Find the approximate number of entries between two key values.
LONG ESTRNG(FILNO keyno, NINT segcount, pVOID lrange, pVOID urange, pNINT operators, pLONG segconsec)
In V12 the file number typedef was formally changed from COUNT, a two-byte value to FILNO, a four-byte value. Refer to this link for compatibility details. Four Byte File Numbering
ALCRNG() is used to define a range request on a specified index. A range request consists of a set of Boolean operators defined for each segment of the key value. ESTRNG(), takes almost the same arguments as ALCRNG(), and returns an estimate of how many key values satisfy the range.
ESTRNG() has an additional argument compared to ALCRNG(), segconsec, which points to a 4-byte integer set to the "number of consecutive segments". lrange and urange must be non-NULL and point to full-length key values. segcount and operators are ignored.
ESTRNG() returns a measure of accuracy of the result in the form of a count of how many of the leading segments have consecutive key values that satisfy the range request. If all the segments have consecutive values that satisfy the range, then the result should be very accurate.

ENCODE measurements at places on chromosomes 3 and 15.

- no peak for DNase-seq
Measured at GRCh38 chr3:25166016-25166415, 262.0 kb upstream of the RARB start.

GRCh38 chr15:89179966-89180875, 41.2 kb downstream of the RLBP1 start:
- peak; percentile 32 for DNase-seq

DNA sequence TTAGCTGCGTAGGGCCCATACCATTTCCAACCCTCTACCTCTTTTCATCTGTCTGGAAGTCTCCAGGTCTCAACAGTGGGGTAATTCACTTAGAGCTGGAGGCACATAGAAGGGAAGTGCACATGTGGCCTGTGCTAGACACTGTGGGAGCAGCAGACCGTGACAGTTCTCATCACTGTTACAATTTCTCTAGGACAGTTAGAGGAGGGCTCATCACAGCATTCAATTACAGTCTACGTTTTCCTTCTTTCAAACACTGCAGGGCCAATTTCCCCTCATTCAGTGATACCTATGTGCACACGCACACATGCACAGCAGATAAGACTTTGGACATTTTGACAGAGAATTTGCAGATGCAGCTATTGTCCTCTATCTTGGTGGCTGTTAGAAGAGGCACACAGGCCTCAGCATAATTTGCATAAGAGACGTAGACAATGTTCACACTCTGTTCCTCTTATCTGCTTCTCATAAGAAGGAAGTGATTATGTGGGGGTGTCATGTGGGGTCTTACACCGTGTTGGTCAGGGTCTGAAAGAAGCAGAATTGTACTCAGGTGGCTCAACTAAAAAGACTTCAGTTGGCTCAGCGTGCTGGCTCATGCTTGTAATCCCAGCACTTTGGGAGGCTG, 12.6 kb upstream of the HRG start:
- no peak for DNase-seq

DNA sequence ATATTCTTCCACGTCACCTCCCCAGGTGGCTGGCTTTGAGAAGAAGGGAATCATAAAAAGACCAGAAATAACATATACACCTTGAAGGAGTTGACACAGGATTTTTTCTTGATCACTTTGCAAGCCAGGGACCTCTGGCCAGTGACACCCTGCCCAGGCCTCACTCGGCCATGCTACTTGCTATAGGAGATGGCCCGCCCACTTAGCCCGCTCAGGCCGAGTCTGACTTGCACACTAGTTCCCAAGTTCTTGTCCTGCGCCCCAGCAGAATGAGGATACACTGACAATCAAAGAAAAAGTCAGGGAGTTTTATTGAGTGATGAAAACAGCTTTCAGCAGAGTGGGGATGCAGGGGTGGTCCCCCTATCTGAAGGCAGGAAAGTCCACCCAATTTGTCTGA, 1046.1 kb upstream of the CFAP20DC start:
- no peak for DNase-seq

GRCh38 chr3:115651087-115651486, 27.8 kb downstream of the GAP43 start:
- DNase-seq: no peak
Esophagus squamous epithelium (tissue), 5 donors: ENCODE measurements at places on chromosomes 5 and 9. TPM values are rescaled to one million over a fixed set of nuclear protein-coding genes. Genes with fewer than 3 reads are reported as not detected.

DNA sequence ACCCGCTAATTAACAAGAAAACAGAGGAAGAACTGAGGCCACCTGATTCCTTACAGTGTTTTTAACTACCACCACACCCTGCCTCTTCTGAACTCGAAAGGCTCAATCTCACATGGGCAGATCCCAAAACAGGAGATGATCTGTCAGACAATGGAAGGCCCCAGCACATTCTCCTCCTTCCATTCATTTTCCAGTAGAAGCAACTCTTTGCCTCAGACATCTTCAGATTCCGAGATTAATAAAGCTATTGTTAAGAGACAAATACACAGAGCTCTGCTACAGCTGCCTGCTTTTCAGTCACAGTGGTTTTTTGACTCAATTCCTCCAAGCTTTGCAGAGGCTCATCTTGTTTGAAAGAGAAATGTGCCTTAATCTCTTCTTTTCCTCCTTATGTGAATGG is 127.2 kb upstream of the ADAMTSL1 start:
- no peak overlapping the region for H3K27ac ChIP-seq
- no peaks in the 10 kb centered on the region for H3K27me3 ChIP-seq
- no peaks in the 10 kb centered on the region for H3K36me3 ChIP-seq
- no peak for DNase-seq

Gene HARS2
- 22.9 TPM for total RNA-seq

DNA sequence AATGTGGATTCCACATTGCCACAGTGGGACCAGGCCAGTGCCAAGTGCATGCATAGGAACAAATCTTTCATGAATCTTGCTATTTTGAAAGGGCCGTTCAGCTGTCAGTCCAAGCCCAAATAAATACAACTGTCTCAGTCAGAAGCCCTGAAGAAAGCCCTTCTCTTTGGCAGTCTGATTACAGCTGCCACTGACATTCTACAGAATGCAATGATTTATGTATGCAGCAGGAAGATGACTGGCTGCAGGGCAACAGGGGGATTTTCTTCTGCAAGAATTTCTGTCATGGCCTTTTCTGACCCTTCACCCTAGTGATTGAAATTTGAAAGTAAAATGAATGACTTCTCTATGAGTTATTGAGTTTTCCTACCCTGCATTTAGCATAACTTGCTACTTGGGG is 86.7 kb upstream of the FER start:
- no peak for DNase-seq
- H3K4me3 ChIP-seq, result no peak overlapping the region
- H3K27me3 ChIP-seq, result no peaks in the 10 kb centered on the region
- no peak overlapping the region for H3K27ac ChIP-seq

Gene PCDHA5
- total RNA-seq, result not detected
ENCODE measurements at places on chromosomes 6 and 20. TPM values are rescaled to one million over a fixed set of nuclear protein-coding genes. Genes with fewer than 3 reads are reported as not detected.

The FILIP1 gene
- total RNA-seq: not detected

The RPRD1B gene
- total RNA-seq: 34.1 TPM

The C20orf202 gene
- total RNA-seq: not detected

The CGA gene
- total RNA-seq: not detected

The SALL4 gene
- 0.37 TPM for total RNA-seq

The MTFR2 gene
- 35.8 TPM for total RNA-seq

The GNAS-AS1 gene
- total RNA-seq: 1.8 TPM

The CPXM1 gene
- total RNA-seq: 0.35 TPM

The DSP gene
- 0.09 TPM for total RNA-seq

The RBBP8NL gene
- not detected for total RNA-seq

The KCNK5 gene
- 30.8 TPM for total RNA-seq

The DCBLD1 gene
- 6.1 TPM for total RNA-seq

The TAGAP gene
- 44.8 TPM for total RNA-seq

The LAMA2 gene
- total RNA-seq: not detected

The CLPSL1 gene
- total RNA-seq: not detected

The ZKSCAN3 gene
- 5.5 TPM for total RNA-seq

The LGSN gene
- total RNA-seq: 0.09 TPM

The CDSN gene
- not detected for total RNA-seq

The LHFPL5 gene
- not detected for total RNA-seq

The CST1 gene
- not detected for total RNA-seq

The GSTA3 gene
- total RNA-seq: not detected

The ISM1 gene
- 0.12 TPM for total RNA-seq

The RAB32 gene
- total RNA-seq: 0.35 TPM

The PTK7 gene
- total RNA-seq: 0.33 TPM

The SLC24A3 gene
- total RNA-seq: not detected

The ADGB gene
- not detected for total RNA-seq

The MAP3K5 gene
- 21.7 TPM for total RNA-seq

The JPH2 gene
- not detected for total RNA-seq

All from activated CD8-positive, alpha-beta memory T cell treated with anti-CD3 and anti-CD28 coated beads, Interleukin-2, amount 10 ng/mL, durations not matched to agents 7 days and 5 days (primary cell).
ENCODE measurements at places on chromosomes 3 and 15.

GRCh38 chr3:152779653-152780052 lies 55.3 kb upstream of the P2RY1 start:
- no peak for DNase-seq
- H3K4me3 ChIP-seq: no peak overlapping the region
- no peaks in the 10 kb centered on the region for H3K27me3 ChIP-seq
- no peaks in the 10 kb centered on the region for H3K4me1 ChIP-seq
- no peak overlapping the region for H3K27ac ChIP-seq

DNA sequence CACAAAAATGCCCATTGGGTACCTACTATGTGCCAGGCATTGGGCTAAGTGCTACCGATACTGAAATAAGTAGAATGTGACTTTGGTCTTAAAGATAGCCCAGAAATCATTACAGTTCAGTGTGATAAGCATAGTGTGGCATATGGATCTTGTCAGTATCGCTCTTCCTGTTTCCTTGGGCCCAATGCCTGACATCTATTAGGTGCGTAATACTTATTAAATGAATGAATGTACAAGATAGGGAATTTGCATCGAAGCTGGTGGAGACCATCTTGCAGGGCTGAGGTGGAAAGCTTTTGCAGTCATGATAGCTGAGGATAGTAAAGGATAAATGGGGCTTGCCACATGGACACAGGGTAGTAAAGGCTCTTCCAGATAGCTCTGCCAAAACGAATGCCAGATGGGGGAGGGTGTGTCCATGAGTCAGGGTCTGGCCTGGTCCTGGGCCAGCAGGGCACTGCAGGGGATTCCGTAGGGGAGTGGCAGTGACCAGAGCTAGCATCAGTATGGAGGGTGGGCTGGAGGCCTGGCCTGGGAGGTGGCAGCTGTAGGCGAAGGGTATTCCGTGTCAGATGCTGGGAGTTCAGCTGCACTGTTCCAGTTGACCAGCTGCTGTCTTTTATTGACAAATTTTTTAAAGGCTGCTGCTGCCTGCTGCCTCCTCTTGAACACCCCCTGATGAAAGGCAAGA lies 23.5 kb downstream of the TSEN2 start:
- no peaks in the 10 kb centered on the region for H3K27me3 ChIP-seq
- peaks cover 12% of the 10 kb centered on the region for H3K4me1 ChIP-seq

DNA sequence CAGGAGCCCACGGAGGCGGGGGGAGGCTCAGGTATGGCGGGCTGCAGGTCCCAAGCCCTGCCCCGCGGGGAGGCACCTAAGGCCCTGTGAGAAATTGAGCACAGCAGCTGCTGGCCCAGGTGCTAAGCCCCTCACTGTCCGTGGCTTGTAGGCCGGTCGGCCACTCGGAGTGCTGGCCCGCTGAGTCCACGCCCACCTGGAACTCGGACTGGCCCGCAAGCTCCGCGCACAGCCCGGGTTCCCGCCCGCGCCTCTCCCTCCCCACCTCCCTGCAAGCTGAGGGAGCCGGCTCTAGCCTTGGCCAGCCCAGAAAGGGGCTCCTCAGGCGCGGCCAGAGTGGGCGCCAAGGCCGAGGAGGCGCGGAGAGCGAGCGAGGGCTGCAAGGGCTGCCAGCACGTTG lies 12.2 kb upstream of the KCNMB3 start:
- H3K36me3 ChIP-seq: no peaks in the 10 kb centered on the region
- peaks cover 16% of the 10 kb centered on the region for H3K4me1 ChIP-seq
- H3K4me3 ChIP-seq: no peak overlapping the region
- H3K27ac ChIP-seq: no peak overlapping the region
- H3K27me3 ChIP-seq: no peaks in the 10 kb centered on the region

Note: A huge file may return values greater than 4 GB. This function returns the low-order 4-byte word of the 8-byte number of keys. To get the high-order 4-byte word, call ctGETHGH(). A return of zero is not necessarily an error if there are exactly a multiple 4 GB worth of key values.
If EstimateRange is successful, it returns the approximate number of entries between the two key values. If an error occurs or the index is empty, EstimateRange returns a zero. When EstimateRange returns zero, check isam_err for an error condition, if any.
See FairCom DB Error Codes for a complete listing of valid FairCom DB error values.
AllocateRange(), FreeRange(), FirstInRange(), FirstInVRange(), LastInRange(), LastInVRange(), NextInRange(), NextInVRange(), PreviousInRange(), PreviousInVRange()